onto the next generation – ie., Wisdom. (This lead to a project for the World Future Society, ‘Messages for the New Millennium’ - (http://wfs.org)).
Wisdom is something everybody seems to talk about. We all appear to want more of it, yet few people appear to reflect on what Wisdom really is, especially in management/leadership literature. And there is little consideration of how can we learn Wisdom more effectively? An over-riding objective of these brief comments is simply that it would be very useful for us to try to rehabilitate the word / concept of Wisdom.
But what do we really mean by Wisdom?
According to the Wikipedia (5/8/05) entry for Wisdom:
“Wisdom is often meant as the ability and desire to make choices that can gain approval in a long-term examination by many people. In this sense, to label a choice „wise‟ implies that the action or inaction was strategically correct when judged by widely-held values ….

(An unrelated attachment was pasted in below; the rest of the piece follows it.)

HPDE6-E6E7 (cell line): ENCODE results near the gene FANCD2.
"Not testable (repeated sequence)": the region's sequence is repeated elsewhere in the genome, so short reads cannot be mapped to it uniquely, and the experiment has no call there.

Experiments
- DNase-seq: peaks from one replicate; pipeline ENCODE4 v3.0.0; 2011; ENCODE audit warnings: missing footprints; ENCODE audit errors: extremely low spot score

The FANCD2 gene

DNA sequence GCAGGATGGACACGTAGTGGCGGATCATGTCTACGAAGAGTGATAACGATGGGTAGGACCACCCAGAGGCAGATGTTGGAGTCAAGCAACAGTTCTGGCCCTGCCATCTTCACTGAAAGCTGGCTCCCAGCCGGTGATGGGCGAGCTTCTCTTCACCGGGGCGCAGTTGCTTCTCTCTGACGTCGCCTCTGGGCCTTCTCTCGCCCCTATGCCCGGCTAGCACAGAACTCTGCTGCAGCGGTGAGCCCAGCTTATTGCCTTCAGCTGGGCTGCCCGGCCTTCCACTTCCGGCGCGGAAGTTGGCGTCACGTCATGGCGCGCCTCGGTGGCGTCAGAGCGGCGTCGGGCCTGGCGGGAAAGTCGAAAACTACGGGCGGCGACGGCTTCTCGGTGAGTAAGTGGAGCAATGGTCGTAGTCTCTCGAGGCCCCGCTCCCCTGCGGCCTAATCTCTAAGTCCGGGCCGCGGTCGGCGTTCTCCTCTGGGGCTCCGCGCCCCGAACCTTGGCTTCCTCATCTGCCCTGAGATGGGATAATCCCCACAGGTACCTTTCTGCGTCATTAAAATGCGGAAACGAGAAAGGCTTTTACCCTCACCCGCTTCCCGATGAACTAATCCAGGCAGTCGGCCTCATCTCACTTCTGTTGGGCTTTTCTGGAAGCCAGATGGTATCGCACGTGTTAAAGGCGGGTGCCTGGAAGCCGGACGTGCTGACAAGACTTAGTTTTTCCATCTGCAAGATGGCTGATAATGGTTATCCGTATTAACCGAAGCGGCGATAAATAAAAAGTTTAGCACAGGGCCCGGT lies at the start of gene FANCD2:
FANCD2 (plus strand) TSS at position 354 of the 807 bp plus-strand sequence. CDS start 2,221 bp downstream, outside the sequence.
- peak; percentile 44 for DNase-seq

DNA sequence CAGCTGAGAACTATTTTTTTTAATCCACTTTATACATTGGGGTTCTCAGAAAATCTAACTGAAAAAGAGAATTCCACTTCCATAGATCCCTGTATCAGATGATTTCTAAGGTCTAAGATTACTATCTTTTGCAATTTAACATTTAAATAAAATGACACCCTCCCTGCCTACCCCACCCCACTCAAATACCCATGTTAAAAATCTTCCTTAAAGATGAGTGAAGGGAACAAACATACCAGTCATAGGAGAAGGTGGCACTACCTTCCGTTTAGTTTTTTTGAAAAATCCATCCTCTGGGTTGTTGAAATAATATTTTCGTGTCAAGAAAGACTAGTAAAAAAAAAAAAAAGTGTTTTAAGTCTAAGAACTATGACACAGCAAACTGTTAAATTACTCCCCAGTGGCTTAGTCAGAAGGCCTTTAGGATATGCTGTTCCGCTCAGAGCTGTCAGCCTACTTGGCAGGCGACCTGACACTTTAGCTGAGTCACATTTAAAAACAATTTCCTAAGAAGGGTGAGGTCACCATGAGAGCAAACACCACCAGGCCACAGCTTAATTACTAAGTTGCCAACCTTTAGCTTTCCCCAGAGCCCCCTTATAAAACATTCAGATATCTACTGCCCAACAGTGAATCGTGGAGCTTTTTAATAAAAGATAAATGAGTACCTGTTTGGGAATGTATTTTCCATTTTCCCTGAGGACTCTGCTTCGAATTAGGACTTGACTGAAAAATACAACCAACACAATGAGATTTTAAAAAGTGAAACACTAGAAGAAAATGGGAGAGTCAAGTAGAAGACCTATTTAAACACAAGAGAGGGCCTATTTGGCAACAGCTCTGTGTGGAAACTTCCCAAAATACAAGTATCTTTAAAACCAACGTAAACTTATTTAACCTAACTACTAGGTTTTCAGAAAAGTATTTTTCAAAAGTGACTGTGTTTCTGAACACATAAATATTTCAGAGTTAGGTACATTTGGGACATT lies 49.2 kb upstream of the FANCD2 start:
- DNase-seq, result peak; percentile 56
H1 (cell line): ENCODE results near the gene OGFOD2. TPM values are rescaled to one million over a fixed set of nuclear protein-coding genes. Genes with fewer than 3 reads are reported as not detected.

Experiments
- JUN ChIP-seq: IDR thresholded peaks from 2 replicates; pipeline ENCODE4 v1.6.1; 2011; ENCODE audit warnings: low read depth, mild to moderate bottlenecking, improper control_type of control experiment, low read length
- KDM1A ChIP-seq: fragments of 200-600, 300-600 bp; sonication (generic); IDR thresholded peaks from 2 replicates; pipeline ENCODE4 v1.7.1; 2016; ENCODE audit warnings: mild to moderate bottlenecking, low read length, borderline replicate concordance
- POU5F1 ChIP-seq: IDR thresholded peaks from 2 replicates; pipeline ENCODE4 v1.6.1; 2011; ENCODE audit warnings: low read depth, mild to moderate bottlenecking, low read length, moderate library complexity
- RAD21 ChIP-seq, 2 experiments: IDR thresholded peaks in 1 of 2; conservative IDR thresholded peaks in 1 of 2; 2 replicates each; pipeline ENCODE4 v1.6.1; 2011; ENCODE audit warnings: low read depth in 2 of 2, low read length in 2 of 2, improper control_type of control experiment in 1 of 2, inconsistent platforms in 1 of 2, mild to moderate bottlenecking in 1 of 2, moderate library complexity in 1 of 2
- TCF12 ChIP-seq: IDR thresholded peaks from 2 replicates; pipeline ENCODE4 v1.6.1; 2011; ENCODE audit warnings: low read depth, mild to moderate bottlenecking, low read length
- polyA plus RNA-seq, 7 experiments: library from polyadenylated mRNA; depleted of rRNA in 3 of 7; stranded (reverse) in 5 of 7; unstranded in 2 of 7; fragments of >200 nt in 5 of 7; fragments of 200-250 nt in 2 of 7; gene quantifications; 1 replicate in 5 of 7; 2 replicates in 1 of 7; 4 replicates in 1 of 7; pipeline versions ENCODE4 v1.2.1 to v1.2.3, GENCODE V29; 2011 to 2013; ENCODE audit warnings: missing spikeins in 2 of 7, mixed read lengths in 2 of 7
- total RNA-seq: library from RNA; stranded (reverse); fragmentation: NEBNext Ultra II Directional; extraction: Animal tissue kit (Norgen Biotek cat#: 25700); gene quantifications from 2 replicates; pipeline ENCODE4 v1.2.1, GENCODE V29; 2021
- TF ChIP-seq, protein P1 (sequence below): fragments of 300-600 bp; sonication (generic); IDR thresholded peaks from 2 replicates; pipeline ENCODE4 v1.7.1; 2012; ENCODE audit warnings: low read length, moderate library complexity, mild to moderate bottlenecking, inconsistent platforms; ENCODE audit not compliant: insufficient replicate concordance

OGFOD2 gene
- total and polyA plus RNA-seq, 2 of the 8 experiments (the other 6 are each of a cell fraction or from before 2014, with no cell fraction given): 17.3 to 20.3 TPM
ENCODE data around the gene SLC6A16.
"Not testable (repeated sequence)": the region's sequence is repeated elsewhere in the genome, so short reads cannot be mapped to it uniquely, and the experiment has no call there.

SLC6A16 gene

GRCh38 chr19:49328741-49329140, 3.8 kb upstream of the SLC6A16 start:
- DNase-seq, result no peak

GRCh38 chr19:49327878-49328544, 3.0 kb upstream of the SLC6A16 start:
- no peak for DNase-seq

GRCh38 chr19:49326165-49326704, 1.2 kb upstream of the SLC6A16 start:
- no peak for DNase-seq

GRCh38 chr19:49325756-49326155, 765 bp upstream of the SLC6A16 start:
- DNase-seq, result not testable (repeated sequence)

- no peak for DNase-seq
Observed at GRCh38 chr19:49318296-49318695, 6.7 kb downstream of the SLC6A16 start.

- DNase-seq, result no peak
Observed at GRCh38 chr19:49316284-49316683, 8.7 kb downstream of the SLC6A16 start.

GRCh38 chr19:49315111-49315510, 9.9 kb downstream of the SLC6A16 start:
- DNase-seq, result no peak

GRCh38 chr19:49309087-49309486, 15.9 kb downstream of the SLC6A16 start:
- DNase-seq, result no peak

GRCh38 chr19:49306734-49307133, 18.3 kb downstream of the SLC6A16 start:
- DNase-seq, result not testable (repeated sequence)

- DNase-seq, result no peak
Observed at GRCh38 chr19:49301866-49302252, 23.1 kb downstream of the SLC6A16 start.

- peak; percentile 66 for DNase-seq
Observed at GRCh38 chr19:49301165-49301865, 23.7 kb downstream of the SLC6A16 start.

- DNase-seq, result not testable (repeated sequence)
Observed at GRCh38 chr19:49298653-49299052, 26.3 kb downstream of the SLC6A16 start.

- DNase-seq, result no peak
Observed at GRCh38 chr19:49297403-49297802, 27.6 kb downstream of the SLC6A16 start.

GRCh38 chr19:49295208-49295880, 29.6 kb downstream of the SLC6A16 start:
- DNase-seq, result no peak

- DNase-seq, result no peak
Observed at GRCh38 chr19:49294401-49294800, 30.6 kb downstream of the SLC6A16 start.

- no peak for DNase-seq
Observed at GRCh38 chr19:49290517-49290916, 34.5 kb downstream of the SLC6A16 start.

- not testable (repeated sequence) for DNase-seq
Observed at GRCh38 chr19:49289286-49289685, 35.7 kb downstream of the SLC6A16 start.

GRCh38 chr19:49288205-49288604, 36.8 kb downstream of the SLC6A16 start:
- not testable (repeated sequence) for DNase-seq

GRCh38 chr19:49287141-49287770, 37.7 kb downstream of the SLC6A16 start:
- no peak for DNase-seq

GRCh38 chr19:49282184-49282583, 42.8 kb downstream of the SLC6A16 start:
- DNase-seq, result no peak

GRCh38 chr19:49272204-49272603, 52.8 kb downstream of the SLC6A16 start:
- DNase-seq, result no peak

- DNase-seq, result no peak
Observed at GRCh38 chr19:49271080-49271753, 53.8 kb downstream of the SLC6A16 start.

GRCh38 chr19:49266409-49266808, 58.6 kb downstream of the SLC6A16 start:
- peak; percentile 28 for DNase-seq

Insights and acts that many people agree are wise tend to:
arise from a viewpoint compatible with many ethical systems,
serve life, public goods or other impersonal values, not narrow self-interest
be grounded in but not limited by past experience or history and yet
anticipate future likely consequences
be informed by multiple forms of intelligence – reason, intuition, heart,
More briefly Wisdom can be considered as: „Making the best use of knowledge … by exercising good judgement‟ …. „the capacity to realise what is of value in life for oneself and others‟ …. Or as „the end point of a process that encompasses the idea of making sound judgements in the face of uncertainty.‟
Of course, Wisdom is one thing, ‘being wise’ is quite another. Being wise is certainly more than the ability to recycle Wisdom. In essence, ‘being wise’ involves the ability to apply wisdom effectively in practice.
Wisdom statements are those that appear to be useful in helping us all make the world a better place in the future. They are not absolute statements; they are simply